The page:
A rare inscribed and dated 'duan' stone screen and stand. Dated by inscriptions to AD1795 and AD1801 and of the period
Finely and intricately carved on one side with a group of Immortals and deities on a tree-trunk raft floating down turbulent waters, skilfully depicted by undulating surfaces and incised wavy lines, located within a picturesque lakeside palace landscaped with rockwork and pine trees, the 'eye' of the stone used to depict the moon, with two cranes in flight above clasping arrows in their beaks ready to drop them into an 'arrow' vase below, with an inscription cyclically dated to 1795. The reverse, with six 'eyes', inscribed with an archaic inscription written in lishu script, cyclically dated to the xinyou year of the Jiaqing Emperor, corresponding to 1801, and signed 'Liu Yuan Bing', with carved wood stand. 83.7cm (33in) high. (2). Sold for £28,800
Provenance: purchased at auction in Continental Europe, on 17 May 1998 Bonhams. Fine Chinese Art, 14 May 2009. New Bond Street www.bonhams.com
Note: The inscription on the reverse is cyclically dated six years later than the inscription on the front. This suggests that the reverse was carved to commemorate a special occasion, either a re-dedication of the piece, with an inscription meriting its rarity and importance, as seen by inscriptions added by Imperial command, or possibly a presentation of the screen as a gift to a high ranking dignitary to mark a special occasion. The rarity of the subject matter of the carved inscription certainly points to a special commission by a person of the highest scholarly knowledge and appreciation.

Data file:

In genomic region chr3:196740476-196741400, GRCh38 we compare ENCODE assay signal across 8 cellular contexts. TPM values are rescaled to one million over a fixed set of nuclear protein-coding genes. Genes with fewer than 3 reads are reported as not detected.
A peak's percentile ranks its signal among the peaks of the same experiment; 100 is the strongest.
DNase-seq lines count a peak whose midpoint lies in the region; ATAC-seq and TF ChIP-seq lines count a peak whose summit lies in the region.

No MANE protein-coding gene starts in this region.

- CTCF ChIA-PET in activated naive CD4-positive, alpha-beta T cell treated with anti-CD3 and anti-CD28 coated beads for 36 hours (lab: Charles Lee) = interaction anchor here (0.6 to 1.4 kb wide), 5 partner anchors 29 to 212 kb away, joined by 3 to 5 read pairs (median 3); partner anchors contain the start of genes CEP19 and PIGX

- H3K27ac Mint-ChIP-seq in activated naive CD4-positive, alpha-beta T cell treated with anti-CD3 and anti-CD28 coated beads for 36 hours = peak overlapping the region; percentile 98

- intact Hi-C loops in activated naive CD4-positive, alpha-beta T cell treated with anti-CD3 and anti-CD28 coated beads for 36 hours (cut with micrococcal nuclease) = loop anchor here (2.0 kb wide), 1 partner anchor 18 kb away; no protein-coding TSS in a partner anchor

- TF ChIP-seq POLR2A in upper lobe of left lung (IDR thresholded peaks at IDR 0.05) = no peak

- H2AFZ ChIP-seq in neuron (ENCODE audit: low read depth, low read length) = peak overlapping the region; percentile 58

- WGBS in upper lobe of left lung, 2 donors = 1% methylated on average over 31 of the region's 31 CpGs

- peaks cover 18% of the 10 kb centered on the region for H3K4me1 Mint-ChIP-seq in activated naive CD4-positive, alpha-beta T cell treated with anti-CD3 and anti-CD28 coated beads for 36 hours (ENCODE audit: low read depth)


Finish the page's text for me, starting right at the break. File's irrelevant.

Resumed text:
The inscription on the reverse is taken from the Xi Yue Hua Shan Miao Bei, a memorial inscription from a temple stele from Mount Hua, which is originally dated to the 29th day, 4th month, 8th year of Yanxi, Eastern Han Dynasty, corresponding to AD165. The stele records official worship of the mountain spirit, repairing the shrine and praying for rain. The stele was originally destroyed during the Ming Dynasty, however, rare replicas and rubbings exist, see D.Wong, Chinese Steles: Pre-Buddhist and Buddhist Use of a Symbolic Form, Hawaii, 2004, p.35. One rubbing from a replica by Yoshihiro Horikoshi, which includes the same extract as inscribed on the present screen, was taken between 1912 and 1945 and is in the collection of the Harvard University Library (Hollis number 9614646).
Duan stone is a type of sedimentary rock quarried from the banks of the river Duanxi, northern Guangdong Province. The stone had been highly valued since the Song Dynasty when it was popularly used for inkstones. One of the stone's most distinct features, referred to as the mynah's eye, is the round or oval-shaped yellow inclusion, which has long been considered its most aesthetically pleasing aspect. These 'eyes' were incorporated into the design by the carver, leaving them standing prominent.
The present screen appears to be unique in its imagery and use of the stone. A slate screen dated to circa 1850 in the Victoria and Albert Museum, London, is carved with a related depiction of cranes dropping arrows into a vase below: see R.Kerr, Chinese Art and Design, London, 1991, pp.122-122, pl.48. Another slate screen similarly carved with two cranes carrying arrows in their beaks above an ornate landscape is illustrated in Sydney L.Moss Ltd., Emperor, Scholar, Artisan, Monk, London, 1984, Catalogue no.76.
Bonhams. Fine Chinese Art, 14 May 2009. New Bond Street www.bonhams.com